Presentation on theme: "N EWSFLASH ! I S THE NEWS ACCURATE ? Laura Jennings and Timina Liu Year 11 Burgmann Anglican School."— Presentation transcript:
N EWSFLASH ! I S THE NEWS ACCURATE ? Laura Jennings and Timina Liu Year 11 Burgmann Anglican School
Aim: To determine the probability of errors on each page of a newspaper using the Poisson Distribution. Hypothesis: It is expected that there will be less than 5 errors on average on a page of a newspaper Materials: 3 newspapers of the same publisher Pen Excel
Method: 1. All the materials were gathered. 2. The first 10 pages with articles in a newspaper were carefully checked for spelling, grammatical and formatting errors. All errors were circled with a pen. 3. The number of errors on each of the pages were recorded, with their relative frequency calculated, plotted and fitted by a Poisson Distribution. 4. Steps 2 and 3 were repeated for the other 2 newspapers.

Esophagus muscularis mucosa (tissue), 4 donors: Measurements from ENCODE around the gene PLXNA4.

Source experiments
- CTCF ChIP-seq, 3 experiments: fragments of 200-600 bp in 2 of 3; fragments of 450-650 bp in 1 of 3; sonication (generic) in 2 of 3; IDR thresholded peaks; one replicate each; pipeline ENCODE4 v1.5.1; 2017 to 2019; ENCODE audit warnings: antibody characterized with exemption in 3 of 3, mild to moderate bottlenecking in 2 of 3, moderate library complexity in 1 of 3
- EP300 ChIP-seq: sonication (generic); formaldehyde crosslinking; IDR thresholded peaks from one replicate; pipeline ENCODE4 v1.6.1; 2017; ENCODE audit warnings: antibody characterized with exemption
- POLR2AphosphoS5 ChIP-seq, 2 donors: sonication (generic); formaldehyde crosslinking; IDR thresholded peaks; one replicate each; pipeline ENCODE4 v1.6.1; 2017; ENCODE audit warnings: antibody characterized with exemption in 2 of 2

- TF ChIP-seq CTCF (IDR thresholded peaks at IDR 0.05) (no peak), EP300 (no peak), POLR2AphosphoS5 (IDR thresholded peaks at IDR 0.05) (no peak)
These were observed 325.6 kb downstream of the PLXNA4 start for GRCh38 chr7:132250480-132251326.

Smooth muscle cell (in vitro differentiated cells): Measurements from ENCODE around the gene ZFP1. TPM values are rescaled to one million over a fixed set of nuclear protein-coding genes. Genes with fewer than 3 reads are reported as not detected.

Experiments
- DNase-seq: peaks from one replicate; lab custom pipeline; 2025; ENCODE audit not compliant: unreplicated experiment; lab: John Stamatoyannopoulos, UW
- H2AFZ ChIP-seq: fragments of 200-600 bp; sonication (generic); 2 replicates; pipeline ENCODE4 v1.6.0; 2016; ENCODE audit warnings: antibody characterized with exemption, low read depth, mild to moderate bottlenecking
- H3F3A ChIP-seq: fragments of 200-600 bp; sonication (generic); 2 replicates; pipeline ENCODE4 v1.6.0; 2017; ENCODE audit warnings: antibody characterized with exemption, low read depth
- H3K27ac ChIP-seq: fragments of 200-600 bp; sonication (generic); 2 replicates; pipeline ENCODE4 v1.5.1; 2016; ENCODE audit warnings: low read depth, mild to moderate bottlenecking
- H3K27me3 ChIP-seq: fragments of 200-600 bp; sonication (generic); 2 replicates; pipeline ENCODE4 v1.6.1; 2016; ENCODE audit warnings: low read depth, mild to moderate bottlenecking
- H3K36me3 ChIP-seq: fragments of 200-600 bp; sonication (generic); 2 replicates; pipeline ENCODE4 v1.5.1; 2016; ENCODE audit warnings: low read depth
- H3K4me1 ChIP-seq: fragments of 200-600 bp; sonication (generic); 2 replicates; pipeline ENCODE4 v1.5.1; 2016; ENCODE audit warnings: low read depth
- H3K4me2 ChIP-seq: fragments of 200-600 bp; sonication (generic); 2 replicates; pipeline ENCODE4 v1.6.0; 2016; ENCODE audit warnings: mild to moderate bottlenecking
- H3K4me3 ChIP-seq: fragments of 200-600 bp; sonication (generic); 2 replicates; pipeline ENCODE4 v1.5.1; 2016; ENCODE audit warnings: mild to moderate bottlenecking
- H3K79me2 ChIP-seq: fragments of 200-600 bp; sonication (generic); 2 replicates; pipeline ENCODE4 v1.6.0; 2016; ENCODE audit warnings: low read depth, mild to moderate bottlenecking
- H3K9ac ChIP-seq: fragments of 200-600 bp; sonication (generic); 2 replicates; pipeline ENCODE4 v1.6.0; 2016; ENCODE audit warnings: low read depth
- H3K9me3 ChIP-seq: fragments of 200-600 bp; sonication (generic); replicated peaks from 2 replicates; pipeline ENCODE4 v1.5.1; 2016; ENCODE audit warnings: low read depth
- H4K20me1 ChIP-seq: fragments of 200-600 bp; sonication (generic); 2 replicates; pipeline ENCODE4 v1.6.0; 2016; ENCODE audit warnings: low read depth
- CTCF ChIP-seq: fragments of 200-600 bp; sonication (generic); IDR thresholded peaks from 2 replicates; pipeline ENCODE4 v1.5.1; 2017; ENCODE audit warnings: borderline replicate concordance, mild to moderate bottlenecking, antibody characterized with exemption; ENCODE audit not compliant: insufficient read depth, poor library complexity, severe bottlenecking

Discussion The general trend of the results has fitted well. The probabilities provide useful information on the number of errors in the newspapers. There are a small number of inconsistencies between the relative frequencies and the probability curve. However, they can be fixed. More pages for counts for the 3 newspapers can be used in the analysis. Further comparison could have been made between the different sections in the newspapers.
Conclusion The results support our hypothesis. For the majority of the results, the curve peaks at 3 to 5 errors per page. It is clear that it is rare to have no errors or to have more than 10 errors per page. Newspaper 3 has the smallest average of errors and is therefore better than the other two newspapers for the period of data collection.